Fame School Comes to Chicago

Fame School Comes to Chicago
Students at Chicago's new arts high school try some modern dance steps.
Fame School Comes to Chicago
Students at Chicago's new arts high school try some modern dance steps.

Fame School Comes to Chicago

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Chicago’s the last major city to get a public high school devoted to the arts. The first city-wide school just opened, Chicago High School for the Arts, and there’s a ribbon cutting ceremony today. Teachers and students hope it won’t just give the city its version of Fame. They’re hoping it helps level the playing field too.

ambi: Welcome to Chi Arts dance program.

Dance instructor Lisa Johnson-Willingham looks around at the freshmen gathered before her. It’s the first day of orientation, and some of the students are in leotards and ballet shoes. Others are bare-footed with holes in their tights.

WILLINGHAM: Can everybody move back please? If there’s gum in your mouth, please take it out. If you want to get along with Miss Willingham, no gum ever.

One of the students watches especially closely. Ellie Rosario wants to dance with the Alvin Ailey company like Willingham did.

ROSARIO: When I dance, I forget everything. All my worries just go away. It’s just kind of a way for me to cope with things. Like say, if I have a problem, I dance. It’s kind of like therapy.

Some of the kids like Ellie have had years of private lessons and training. Others have never had a class, in school or out. Executive Director Jose Ochoa says the school’s mission is to train kids who have raw talent, training or not.

OCHOA: Chicago is a city of neighborhoods, and certain neighborhoods have all of the resources, and certain neighborhoods have none of the resources. And so if we just focused on those students who have the most resources, who had the most training, then we would have a student body from about four neighborhoods.

About 400 kids auditioned for 150 spots in the freshman class.

The school day is nine hours long. The first part is college prep. Then there’s three hours of instruction in dance, music, theater or visual art.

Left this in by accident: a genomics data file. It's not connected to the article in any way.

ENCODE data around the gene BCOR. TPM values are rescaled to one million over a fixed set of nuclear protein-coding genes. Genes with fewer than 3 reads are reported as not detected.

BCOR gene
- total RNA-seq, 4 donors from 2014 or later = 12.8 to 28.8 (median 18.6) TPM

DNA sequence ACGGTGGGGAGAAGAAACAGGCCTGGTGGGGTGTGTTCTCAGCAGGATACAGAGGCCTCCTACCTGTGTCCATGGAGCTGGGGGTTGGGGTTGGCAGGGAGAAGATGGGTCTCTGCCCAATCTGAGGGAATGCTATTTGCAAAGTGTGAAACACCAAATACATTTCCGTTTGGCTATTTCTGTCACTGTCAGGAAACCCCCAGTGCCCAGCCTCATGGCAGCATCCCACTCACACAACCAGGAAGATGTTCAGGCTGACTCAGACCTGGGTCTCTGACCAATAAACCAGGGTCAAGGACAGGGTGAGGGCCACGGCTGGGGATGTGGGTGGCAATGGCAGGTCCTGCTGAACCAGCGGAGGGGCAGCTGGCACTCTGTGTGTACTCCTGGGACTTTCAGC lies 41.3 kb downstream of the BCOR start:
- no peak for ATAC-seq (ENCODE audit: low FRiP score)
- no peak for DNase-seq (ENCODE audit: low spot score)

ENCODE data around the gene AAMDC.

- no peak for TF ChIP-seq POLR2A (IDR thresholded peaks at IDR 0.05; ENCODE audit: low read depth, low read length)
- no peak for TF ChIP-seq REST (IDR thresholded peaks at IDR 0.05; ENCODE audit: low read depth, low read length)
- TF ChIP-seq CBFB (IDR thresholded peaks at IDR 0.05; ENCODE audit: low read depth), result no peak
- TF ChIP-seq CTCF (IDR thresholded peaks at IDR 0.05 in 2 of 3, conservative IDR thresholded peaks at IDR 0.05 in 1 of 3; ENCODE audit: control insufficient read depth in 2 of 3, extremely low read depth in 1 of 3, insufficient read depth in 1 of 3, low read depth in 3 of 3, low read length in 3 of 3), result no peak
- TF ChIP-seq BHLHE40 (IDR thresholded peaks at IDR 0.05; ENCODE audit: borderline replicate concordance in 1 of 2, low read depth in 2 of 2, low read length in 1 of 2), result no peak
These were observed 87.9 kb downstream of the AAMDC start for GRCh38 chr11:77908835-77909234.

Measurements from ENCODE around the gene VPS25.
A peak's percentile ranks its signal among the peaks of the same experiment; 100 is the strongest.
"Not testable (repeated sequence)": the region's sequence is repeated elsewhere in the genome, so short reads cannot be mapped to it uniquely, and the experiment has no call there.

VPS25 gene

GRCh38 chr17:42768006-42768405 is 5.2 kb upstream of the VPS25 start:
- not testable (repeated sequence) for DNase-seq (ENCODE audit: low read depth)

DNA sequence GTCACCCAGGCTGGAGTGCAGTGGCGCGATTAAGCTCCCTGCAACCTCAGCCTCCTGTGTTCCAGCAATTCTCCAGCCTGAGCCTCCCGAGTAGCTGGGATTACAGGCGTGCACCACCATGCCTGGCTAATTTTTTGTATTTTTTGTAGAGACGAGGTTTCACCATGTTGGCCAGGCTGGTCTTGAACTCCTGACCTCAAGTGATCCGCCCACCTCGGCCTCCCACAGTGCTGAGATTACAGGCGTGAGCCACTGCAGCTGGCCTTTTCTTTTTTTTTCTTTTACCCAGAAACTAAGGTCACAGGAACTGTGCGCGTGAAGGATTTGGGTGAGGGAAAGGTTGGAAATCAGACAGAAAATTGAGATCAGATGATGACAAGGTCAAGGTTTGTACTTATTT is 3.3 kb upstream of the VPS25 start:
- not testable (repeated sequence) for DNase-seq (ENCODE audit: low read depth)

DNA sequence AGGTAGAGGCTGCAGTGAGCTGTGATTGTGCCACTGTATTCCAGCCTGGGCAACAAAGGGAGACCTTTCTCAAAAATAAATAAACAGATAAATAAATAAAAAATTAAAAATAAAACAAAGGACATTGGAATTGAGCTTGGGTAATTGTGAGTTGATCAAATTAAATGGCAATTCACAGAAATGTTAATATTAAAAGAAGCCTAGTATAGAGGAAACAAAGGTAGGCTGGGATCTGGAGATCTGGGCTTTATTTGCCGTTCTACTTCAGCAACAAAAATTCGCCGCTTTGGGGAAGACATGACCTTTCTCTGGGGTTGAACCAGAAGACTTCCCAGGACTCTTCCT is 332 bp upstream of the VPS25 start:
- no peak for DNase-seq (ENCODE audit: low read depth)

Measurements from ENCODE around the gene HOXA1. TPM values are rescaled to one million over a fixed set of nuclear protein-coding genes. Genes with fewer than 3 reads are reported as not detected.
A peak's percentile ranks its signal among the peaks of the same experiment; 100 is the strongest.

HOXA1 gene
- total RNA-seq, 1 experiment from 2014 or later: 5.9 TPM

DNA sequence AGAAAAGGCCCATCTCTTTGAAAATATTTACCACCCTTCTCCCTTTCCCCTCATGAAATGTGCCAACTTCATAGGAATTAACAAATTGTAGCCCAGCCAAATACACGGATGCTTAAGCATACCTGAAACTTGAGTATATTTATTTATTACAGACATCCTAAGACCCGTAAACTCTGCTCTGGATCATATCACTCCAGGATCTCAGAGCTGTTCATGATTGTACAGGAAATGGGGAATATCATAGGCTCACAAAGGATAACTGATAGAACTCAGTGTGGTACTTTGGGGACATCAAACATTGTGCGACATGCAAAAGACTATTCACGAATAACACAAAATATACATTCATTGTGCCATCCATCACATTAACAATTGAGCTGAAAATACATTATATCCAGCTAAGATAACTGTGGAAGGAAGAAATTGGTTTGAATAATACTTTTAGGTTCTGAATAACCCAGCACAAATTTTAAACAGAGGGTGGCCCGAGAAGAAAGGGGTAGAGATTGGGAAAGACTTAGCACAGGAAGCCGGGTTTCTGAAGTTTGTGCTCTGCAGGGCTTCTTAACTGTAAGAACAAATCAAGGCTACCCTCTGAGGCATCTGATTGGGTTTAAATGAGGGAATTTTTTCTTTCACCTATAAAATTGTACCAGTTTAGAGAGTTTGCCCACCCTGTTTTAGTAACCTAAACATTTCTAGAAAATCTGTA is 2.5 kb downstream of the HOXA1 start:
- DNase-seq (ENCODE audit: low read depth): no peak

Ochoa says a unique culture has already started building.

OCHOA: At our school, the school jock is the student who wins the concerto competition, and the homecoming queen is the young lady who gets the lead in the school play. The culture has been building where everyone is equal, everyone is accepted, no one is making fun of the male dancers because they’re wearing tights. Everyone thinks that’s cool.

ambi of singing scales

Alex Arnold is one of them. Here’s what happened when he got his acceptance letter:

ARNOLD: My and my friends just went crazy. My mother heard us from inside the house. She’s like, ‘What’s going out here?’ I’m holding up the paper like, ‘I made it, I made, look at the paper, it says I made it.’

Alex wants to be on Broadway. But he’s only taken piano lessons and been in plays and choir in grade school. He’s excited to be here and learn technique.

ARNOLD: It makes us feel like we belong in this place where everyone is just like us. There’s no one calling us weird or just crazy or stupid or dumb. They’re saying wow, you really can sing, or wow, you really can act. Or wow, that’s a beautiful picture. It lets us be who we are.

ambi of dance class

The first day of orientation, instructor Lauren Moore leads the students in modern dance moves. Some of the students extend their arms and legs in graceful lines. Some move stiffly, and look around at the others to catch up.

Ballet teacher Brian McSween walks by and corrects their form.

Tandrell Cannon is another student who hasn’t had lessons. He wants to be a choreographer. But he figures he’d have to pick a different career without this school.

CANNON: I’m still very nervous, if you can hear it in my voice, you know. I think I’ll be able to overcome it though.
KALSNES: Nervous about what?
CANNON: About how I’m like intermediate, and everybody probably is like advanced. So I’m just going to have to catch up.
KALSNES: And do you think you’ll do that?
CANNON: Oh, yes. Very soon.

After class, Tandrell says it was tougher than he thought it would be. But what he doesn’t see yet, is he’s holding himself more gracefully already and his leaps are bigger.

NOTE: In full disclosure, some Chicago Public Radio board members are also on the board of the Chicago High School for the Arts.